Presentation on theme: "Thesis Statement ► What is a thesis statement? tells the reader how you will interpret the significance of the subject matter under discussion. is."— Presentation transcript:
Thesis Statement ► What is a thesis statement? tells the reader how you will interpret the significance of the subject matter under discussion. is a road map for the paper; in other words, it tells the reader what to expect from the rest of the paper. directly answers the question asked of you. A thesis is an interpretation of a question or subject, not the subject itself. The subject, or topic, of an essay might be World War II or Moby Dick; a thesis must then offer a way to understand the war or the novel. makes a claim that others might dispute. is usually a single sentence somewhere in your first paragraph that presents your argument to the reader. The rest of the paper, the body of the essay, gathers and organizes evidence that will persuade the reader of the logic of your interpretation.
Thesis Statements ► How do I know if my thesis is strong? Do I answer the question? Re-reading the question prompt after constructing a working thesis can help you fix an argument that misses the focus of the question. Have I taken a position that others might challenge or oppose? If your thesis simply states facts that no one would, or even could, disagree with, it's possible that you are simply providing a summary, rather than making an argument.
Thesis Statements Is my thesis statement specific enough? Thesis statements that are too vague often do not have a strong argument. If your thesis contains words like "good" or "successful," see if you could be more specific: why is something "good"; what specifically makes something "successful"? Does my thesis pass the "So what?" test? If a reader's first response is, "So what?" then you need to clarify, to forge a relationship, or to connect to a larger issue.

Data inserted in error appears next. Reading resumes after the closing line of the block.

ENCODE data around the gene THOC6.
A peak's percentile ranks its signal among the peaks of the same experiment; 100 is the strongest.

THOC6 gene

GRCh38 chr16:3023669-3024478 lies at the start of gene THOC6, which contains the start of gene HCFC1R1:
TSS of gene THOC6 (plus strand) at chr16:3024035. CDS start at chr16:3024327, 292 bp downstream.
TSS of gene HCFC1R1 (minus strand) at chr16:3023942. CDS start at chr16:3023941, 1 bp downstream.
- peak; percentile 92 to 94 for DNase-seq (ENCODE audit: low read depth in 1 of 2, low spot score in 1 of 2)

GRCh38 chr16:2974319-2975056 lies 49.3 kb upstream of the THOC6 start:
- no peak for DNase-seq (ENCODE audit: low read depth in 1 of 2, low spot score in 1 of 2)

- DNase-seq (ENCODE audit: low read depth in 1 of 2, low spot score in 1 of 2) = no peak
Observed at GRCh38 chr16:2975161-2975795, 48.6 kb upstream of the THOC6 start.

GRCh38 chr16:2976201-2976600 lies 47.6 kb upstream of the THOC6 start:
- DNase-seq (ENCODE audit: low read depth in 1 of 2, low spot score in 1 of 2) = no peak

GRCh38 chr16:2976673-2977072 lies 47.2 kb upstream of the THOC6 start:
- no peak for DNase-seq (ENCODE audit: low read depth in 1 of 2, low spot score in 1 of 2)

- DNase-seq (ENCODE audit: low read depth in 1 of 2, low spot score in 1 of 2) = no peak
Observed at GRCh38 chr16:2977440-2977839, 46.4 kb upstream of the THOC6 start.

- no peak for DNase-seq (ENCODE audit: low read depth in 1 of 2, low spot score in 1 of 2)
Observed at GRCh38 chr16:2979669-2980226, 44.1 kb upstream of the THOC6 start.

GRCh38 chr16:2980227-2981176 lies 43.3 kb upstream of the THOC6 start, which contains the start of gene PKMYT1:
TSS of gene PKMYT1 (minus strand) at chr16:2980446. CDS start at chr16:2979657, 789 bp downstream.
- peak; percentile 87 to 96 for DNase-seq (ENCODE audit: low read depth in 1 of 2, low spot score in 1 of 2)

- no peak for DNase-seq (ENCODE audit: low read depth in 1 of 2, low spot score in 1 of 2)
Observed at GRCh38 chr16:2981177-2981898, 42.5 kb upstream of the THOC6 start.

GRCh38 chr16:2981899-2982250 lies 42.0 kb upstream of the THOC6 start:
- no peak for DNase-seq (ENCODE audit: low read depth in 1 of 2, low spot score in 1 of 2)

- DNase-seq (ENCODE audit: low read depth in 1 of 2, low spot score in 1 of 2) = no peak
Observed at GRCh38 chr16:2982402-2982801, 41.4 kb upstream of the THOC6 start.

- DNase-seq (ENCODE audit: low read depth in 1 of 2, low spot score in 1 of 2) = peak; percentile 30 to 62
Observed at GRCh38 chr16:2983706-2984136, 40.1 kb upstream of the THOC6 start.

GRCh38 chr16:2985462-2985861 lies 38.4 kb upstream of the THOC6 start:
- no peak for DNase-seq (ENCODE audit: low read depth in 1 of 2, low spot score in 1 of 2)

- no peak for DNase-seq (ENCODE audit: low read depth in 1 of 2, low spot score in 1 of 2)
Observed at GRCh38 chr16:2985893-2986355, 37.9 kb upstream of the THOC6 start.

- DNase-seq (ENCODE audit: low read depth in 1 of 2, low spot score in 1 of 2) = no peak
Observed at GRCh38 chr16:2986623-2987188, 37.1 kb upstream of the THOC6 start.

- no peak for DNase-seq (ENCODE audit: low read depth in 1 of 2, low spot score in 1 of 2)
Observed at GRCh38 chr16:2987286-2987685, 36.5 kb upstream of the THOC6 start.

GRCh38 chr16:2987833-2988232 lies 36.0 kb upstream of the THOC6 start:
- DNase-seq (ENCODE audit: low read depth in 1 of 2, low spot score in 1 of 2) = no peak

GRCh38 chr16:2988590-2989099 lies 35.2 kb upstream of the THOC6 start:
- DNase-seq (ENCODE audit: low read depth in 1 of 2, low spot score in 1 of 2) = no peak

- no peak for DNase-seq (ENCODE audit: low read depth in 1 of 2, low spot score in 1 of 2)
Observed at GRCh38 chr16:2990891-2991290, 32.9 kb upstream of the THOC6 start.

Thesis Statements Does my essay support my thesis specifically and without wandering? If your thesis and the body of your essay do not seem to go together, one of them has to change. It's o.k. to change your working thesis to reflect things you have figured out in the course of writing your paper. Remember, always reassess and revise your writing as necessary. Does my thesis pass the "how and why?" test? If a reader's first response is "how?" or "why?" your thesis may be too open-ended and lack guidance for the reader. See what you can add to give the reader a better take on your position right from the beginning.
Thesis Statements ► Examples: Good or Bad? ► Question Prompt: Suppose you are taking a course on 19th-century America, and the instructor hands out the following essay assignment: Compare and contrast the reasons why the North and South fought the Civil War
Thesis Samples ► The North and South fought the Civil War for many reasons, some of which were the same and some different. ► While both sides fought the Civil War over the issue of slavery, the North fought for moral reasons while the South fought to preserve its own institutions.
Thesis Samples ► While both Northerners and Southerners believed they fought against tyranny and oppression, Northerners focused on the oppression of slaves while Southerners defended their own right to self-government. ► With a partner, decide what statement is the best and why?
Thesis Samples ► Question Prompt: Write an analysis of some aspect of Mark Twain's novel Huckleberry Finn. ► Mark Twain's Huckleberry Finn is a great American novel. ► In Huckleberry Finn, Mark Twain develops a contrast between life on the river and life on the shore.
Thesis Samples ► Through its contrasting river and shore scenes, Twain's Huckleberry Finn suggests that to find the true expression of American democratic ideals, one must leave "civilized" society and go back to nature. ► With a partner, decide what statement is the best and why?
Practice ► Cahokia thesis statement: In a group of 5 or less, compare and contrast your thesis statements you wrote about Cahokia. As a group, create a new thesis statement that synthesizes all your statements and is based on what we learned.